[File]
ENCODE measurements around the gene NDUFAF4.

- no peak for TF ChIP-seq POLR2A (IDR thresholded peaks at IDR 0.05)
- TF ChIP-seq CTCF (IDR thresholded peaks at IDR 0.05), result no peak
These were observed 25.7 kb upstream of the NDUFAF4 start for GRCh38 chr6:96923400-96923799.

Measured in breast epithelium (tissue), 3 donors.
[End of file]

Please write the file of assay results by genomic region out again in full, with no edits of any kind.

ENCODE measurements around the gene NDUFAF4.

- no peak for TF ChIP-seq POLR2A (IDR thresholded peaks at IDR 0.05)
- TF ChIP-seq CTCF (IDR thresholded peaks at IDR 0.05), result no peak
These were observed 25.7 kb upstream of the NDUFAF4 start for GRCh38 chr6:96923400-96923799.

Measured in breast epithelium (tissue), 3 donors.